Revenues at Sky Ireland rise 3% to €614m

Unit has close to 700,000 subscribers

Revenues at Sky Ireland’s business increased by 3 per cent to £526 million (€614.7m) last year, the latest figures show.

Accounts for UK-based Sky Subscribers Services Ltd show that revenues here last year increased by £16 million to £526 million.

A note attached to the accounts said that the Irish unit’s revenues related to direct-to-home pay television, broadband and telephony services.

Sky’s Irish business recorded the £16 million revenue increase after the business’s 2020 revenues were hit by the pandemic, with the firm pausing subscription charges for its business customers while they were closed due to Covid-19 restrictions.

Sky Ireland has close to 700,000 subscribers.

The Irish contribution to Sky UK Ltd helped revenues increase by 8.8 per cent to £9.8 billion last year.

The directors said that during the year, the Sky Group increased prices across TV and communication products. The directors also noted that the group saw strong growth of the streaming product, NOW “which benefited from a successful rebranding campaign”.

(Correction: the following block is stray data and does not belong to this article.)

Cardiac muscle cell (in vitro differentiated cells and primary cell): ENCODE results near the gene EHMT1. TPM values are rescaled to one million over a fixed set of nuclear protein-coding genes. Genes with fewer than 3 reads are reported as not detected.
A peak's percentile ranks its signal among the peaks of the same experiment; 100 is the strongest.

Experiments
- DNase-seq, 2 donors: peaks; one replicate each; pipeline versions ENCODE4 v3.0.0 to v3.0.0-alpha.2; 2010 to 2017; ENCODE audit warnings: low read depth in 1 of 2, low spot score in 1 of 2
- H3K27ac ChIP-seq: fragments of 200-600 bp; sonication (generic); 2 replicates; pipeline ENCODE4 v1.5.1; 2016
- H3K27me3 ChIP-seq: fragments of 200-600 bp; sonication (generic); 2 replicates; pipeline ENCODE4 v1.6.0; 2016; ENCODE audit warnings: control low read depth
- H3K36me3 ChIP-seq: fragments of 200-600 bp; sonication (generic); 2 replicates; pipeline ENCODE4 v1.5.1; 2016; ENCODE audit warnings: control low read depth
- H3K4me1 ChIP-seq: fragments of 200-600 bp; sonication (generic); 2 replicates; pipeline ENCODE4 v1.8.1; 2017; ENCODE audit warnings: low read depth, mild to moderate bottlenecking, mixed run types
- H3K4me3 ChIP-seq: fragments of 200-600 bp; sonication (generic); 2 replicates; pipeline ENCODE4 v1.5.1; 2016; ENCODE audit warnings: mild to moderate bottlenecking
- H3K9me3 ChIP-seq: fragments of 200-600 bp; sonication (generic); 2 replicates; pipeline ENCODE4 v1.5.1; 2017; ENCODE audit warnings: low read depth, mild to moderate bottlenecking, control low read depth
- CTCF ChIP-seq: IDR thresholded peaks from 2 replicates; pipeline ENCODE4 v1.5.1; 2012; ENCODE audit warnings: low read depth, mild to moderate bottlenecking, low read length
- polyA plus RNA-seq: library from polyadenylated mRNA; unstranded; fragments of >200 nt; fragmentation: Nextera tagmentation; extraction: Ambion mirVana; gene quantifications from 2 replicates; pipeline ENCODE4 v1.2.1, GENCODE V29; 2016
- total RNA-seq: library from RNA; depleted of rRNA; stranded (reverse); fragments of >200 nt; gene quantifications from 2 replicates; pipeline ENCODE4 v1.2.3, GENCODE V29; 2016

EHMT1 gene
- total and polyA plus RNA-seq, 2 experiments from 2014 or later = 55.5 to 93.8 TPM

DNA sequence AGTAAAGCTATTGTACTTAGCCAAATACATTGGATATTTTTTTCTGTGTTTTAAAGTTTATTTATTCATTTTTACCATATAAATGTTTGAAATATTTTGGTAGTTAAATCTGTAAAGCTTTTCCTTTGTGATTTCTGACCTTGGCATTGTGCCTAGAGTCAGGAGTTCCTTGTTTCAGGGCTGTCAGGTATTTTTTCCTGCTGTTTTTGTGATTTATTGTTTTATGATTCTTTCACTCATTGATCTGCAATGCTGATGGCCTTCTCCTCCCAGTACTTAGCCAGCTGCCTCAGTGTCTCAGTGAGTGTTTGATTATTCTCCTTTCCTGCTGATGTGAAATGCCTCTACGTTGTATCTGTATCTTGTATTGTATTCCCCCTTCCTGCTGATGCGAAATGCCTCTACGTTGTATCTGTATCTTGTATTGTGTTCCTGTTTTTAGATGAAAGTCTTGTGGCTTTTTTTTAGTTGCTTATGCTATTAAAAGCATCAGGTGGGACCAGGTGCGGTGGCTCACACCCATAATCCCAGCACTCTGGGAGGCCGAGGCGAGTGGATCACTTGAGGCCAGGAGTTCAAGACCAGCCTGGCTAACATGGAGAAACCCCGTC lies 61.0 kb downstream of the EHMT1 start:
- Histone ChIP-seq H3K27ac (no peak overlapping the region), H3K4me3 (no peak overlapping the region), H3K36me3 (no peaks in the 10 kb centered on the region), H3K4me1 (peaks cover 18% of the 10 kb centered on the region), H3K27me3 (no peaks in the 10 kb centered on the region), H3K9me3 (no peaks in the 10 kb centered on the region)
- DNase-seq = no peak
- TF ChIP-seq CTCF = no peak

Sky UK Ltd recorded operating profits of £6 million after taking account of non-cash items of £256 million.

On the impact of Brexit on Sky Subscribers Services Ltd, the directors said that “within the Irish branch, we have implemented additional compliance checks to ensure products placed on UK or Republic of Ireland markets comply with the relevant legislation.”

A directors’ note with the accounts said that the company has opened a warehouse in Dublin to supply product manufacturers in the EU and ensure that no products are moving across the Border.

It said that more costs have been incurred due to extra administration and customs clearance between the UK and the Republic.

“To date, we are not aware of any significant changes to contracts or pricing from a Sky Ireland perspective.”

Sky employs just under 1,000 people in Ireland.

Gordon Deegan

Gordon Deegan

Gordon Deegan is a contributor to The Irish Times